Harchibald (centre) is just touched off in the 2005 Champion Hurdle
PICTURE: Edward Whitakre
By Keith Melrose 3:18PM 10 AUG 2016
WITH the news of Paul Carberry’s retirement, we look back on six memorable rides delivered by one of the most gifted jockeys of his generation.
Bobbyjo – 1999 Grand National
It was not quintessential Carberry (for that in the National, see King Johns Castle in 2008), but Bobbyjo was the first major triumph of the then 25-year-old rider’s career and probably the biggest of all. This was a ride of calmness under fire, rather than balls of brass.
Bobbyjo clouted the second Canal Turn and Carberry’s focus clearly switched to survival from Valentine’s down to the Melling Road as he guided his mount over every fence. As the others jostled for position approaching the last, a drastic switch outside on to the most direct racing line was the flourish that sealed a famous success.
Beef Or Salmon and Paul Carberry after winning the Lexus Chase
PICTURE: Edward Whitaker (racingpost.com/photos)
Beef Or Salmon – 2004 Lexus Chase
The man-marking ride is often a last resort deployed against a clearly superior rival, the equivalent of parking the bus in football. Up against three-time Gold Cup winner Best Mate, Carberry turned defeatist pragmatism into an art form. In spite of Beef Or Salmon’s usual sticky jumping, he was able not only to stalk his main rival, but get the jump on him after three out, a double that is hard to conceive unless you see it for yourself. After witnessing that, the infamous piece of grandstanding in the final strides becomes easy to forgive.
Harchibald – 2005 Champion Hurdle
Quite simply one of the most unfairly derided rides in history. Carberry sat tight for as long as even he dared on Harchibald, a bare two-miler who had won the previous winter’s Fighting Fifth and Christmas Hurdle on the bridle and by this point had yet to earn his reputation for shirking. When his jockey finally dared to ask the question 50 yards from the line, with famous battlers Hardy Eustace and Brave Inca already rolling on either side, there was no answer – of course there wasn’t, this was Harchibald.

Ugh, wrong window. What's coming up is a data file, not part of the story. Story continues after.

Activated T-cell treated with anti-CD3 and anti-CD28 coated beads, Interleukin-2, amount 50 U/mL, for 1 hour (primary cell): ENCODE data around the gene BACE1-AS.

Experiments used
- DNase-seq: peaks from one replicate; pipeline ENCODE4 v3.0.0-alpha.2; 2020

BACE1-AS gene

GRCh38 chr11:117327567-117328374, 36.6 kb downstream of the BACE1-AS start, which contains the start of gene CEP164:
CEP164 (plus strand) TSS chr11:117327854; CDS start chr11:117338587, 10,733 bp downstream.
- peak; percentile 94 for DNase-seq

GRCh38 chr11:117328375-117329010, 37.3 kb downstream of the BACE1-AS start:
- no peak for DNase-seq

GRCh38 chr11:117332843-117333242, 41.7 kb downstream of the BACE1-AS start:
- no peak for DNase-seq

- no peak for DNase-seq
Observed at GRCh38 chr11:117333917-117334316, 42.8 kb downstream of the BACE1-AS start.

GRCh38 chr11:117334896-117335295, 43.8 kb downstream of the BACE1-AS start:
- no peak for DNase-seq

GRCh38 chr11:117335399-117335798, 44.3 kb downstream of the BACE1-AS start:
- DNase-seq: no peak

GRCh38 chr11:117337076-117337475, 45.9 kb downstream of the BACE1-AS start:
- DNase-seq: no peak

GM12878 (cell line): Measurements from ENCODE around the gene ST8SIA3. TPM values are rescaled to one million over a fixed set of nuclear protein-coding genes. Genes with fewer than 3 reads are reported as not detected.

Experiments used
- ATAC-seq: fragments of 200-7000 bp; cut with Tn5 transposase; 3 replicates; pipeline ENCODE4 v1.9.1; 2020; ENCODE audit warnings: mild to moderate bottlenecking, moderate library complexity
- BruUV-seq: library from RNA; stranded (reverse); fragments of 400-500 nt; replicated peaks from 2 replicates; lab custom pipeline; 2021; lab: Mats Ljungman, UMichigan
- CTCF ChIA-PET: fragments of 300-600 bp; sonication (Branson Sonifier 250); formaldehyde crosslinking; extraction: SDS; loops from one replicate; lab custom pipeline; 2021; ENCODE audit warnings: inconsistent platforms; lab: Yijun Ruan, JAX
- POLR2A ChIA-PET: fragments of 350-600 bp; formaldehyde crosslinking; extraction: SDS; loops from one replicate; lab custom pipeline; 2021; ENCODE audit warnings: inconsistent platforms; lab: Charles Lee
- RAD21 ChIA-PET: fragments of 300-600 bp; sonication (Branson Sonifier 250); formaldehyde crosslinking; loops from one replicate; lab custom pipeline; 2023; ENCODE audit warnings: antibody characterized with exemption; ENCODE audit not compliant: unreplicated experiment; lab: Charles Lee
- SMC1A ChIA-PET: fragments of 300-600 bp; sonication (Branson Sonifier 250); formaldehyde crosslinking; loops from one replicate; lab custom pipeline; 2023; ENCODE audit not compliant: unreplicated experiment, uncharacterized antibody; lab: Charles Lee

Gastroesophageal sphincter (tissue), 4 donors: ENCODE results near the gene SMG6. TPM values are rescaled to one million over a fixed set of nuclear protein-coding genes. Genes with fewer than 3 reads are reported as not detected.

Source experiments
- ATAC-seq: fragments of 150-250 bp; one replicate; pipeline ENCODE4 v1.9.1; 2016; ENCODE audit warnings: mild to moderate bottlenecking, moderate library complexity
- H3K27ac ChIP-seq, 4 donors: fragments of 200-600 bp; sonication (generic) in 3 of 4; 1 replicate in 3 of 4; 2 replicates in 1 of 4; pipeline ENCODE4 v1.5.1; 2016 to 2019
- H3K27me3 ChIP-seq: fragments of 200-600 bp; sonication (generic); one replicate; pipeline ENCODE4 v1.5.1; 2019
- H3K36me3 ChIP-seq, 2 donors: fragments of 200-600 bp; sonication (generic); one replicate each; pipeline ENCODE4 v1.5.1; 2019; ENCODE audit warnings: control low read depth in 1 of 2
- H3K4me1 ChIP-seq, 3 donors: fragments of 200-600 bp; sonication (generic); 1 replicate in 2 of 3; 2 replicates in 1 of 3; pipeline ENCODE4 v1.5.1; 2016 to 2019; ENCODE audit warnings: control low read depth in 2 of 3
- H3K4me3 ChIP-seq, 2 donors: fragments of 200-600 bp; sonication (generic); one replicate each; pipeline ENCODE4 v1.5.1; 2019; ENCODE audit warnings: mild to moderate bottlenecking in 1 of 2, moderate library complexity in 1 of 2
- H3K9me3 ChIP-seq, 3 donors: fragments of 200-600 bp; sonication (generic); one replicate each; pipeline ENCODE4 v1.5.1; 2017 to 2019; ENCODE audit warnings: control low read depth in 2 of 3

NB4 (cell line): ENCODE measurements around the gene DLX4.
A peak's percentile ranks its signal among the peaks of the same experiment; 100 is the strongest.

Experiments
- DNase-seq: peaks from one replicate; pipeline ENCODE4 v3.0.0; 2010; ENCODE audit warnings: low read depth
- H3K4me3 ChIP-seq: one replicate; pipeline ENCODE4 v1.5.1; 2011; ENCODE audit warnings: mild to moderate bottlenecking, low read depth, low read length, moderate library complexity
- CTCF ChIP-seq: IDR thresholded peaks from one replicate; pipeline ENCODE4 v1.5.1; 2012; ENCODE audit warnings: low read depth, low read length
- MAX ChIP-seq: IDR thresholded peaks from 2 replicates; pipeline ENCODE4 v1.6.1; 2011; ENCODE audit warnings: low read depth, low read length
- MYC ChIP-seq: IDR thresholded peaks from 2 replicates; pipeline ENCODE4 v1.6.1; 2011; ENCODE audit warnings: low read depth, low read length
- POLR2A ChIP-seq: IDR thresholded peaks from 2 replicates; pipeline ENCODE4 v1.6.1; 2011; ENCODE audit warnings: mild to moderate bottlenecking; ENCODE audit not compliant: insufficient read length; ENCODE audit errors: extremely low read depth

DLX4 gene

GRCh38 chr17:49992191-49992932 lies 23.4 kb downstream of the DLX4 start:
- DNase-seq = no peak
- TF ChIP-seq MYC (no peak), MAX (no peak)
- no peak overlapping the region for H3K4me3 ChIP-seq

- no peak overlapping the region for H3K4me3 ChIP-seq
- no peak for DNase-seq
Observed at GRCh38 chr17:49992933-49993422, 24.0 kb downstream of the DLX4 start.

Bellvano gets up at the death in the 2012 Grand Annual
PICTURE: Mark Cranham (racingpost.com/photos)
Bellvano – 2012 Grand Annual Chase
Bellvano, another tame finisher, had made a bit of a fool of no less a jockey than Barry Geraghty at Newbury two starts before Carberry was called in for the Grand Annual. The two turned out to be perfectly suited. Bellvano was still in 13th at the top of the hill and even as commentator Mark Johnson’s voice rose to introduce the finish, he was eighth. He and Carberry reached the front 50 yards from the finish, easing past stablemate Tanks For That, Geraghty’s chosen ride.
Monbeg Dude – 2012 Welsh National
Teaforthree had been favourite for the Welsh National from when the betting opened many weeks before the race. Never far away under Sir Anthony McCoy, he would remain the likeliest winner until two fences out, when the inevitability of Monbeg Dude’s successful pursuit from a dozen lengths down turning for home became clear.
Much like Bellvano, the ride on Monbeg Dude is the kind Carberry will be remembered for. To call it exemplary would imply it could be copied. Archetypal fits much better.
Carberry used all of his skill to win the Flogas on Apache Stronghold
PICTURE: Alain Barr (racingpost.com/photos)
Apache Stronghold – 2015 Flogas Novice Chase
It is often said the first of a sports star’s attributes to abandon them is their nerve. Just seven months before he suffered the injury that would ultimately end his career, Carberry showed he still had plenty to offer.
Like Monbeg Dude and Beef Or Salmon, Apache Stronghold’s jumping was often his undoing. Carberry never panicked, ensuring his mount’s mistakes wasted no more energy than necessary, before launching his attack with a bold move through horses on the home turn. The pair met the last upsides Valseur Lido, but greater momentum carried them into a narrow lead that was held determinedly up the Leopardstown run-in.